Transforming Our Professional Services


Student Experience Transformer

The aim of the Student Experience Transformer is to transform the UCL student experience and drive efficiencies and effectiveness in staff delivery of a seamless UCL Student Journey.

SET logo image - decorative
Through active research and engagement with students, we developed the UCL Student Journey Map from arrival to completion of their programme of study. Against this journey, we have identified the critical touchpoints and activities to which students attach the most value and expect the highest possible standards of service from UCL. 

The Student Experience Transformer is seeking to address the five key challenges identified by UCL students and staff that will significantly improve both the student and staff experience.

Derfel Owen, Registrar and Director of Student & Registry Services, reflects "A successful university is one where the relationship with students is strong and based on partnership. The Student Experience Transformation Programme exists to put students at the heart of UCL's decision making and it make sure that we are investing our time, effort and resources on parts of the student journey to which students attach most value. Our research on the student journey, in partnership with our Students' Union has shone a light on these moments that matter and we have moved at pace to deliver solutions"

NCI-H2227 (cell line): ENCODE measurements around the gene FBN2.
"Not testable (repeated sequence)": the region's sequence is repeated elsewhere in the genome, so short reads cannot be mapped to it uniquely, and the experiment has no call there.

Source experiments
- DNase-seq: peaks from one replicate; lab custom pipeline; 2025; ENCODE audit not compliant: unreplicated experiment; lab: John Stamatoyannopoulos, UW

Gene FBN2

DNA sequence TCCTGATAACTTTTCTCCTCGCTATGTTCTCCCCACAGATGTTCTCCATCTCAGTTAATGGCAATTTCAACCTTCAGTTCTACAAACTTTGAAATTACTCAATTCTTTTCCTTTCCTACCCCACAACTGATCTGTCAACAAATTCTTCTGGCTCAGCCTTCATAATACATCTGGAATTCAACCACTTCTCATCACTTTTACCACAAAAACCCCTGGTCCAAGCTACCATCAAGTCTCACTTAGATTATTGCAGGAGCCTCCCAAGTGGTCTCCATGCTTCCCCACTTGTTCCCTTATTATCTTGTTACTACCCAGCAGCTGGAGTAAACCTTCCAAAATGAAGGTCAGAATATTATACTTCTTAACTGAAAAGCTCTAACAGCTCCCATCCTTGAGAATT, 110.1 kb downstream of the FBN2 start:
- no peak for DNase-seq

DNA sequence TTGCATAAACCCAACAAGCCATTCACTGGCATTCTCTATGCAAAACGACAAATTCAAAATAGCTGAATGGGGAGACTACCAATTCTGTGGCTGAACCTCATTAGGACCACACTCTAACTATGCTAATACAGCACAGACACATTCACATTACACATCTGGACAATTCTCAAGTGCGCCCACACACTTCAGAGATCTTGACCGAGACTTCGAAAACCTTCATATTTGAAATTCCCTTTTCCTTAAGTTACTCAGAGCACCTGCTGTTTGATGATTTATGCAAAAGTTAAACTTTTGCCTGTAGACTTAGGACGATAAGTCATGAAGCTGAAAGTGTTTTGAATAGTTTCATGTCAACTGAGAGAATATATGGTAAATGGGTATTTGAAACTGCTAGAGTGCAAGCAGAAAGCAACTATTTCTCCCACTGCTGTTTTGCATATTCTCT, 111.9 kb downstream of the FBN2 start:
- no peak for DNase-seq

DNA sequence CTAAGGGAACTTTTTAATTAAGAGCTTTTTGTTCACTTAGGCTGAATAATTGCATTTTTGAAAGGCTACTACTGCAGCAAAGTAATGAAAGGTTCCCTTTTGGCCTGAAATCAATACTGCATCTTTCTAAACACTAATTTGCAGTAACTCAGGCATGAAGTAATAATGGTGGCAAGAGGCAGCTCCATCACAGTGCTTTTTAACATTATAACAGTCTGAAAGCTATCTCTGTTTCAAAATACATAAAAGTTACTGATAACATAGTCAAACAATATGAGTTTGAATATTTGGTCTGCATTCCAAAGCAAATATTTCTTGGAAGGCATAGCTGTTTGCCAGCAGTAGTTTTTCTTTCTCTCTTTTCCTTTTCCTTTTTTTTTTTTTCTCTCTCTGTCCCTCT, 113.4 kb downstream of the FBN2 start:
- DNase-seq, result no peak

Five key challenges

The Student Experience Transformer has defined five work packages to tackle each of the five key challenges. These are cross-cutting institutional challenges requiring effort that spans people, organisation, culture, policy, process and technology change.

Challenge 1: Getting sorted – Transform the pre-arrival, welcome and induction experience 

Getting sorted
The objective of this work package is to transform the pre-arrival, welcome and induction experience for all UCL students from autumn 2021 onwards. 

Key achievements:

  • Through this work package we have helped establish clear leadership and ownership of Welcome and Induction, recognising this as a vital stage in the student journey for establishing a relationship with UCL and helping them to make friends and build networks.
  • The overall positive impact of the approach to Welcome and Induction was reflected in the 2021-22 edition of the New to UCL survey which showed that 94% of UCL students are satisfied with the experience of arrival at UCL. This is up 8% from the previous year, and the highest ever score received for this question.